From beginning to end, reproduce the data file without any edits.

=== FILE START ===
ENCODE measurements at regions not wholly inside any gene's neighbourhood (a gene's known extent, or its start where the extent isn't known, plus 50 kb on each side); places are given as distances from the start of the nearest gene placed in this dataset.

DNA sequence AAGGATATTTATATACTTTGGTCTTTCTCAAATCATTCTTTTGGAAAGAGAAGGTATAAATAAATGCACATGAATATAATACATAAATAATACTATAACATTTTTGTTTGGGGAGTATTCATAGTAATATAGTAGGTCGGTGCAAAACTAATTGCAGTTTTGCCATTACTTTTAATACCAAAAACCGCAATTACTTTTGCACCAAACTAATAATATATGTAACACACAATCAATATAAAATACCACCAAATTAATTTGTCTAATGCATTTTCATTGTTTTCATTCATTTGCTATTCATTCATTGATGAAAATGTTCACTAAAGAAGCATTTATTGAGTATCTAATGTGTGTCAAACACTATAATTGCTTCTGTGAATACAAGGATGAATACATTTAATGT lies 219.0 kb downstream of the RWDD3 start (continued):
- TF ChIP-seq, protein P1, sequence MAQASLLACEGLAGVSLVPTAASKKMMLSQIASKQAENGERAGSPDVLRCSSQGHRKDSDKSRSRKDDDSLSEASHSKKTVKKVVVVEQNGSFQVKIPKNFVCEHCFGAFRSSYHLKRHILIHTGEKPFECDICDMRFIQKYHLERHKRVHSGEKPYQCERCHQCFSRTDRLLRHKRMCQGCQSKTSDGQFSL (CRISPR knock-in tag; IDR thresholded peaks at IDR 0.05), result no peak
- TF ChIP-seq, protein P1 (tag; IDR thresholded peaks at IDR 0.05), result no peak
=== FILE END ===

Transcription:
ENCODE measurements at regions not wholly inside any gene's neighbourhood (a gene's known extent, or its start where the extent isn't known, plus 50 kb on each side); places are given as distances from the start of the nearest gene placed in this dataset.

DNA sequence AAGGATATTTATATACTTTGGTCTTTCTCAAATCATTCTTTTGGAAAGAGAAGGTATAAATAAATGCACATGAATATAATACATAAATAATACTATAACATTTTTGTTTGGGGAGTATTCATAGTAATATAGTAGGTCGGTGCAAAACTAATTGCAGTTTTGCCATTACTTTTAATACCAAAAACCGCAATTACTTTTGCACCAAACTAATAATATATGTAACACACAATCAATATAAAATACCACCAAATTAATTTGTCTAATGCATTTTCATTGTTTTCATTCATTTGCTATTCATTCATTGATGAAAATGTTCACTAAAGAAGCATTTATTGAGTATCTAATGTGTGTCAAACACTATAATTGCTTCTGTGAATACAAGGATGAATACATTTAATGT lies 219.0 kb downstream of the RWDD3 start (continued):
- TF ChIP-seq, protein P1, sequence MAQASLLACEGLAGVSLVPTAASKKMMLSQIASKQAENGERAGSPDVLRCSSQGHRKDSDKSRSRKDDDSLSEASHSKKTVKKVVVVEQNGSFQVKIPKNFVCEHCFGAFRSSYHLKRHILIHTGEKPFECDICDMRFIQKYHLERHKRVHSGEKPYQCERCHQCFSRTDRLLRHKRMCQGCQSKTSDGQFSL (CRISPR knock-in tag; IDR thresholded peaks at IDR 0.05), result no peak
- TF ChIP-seq, protein P1 (tag; IDR thresholded peaks at IDR 0.05), result no peak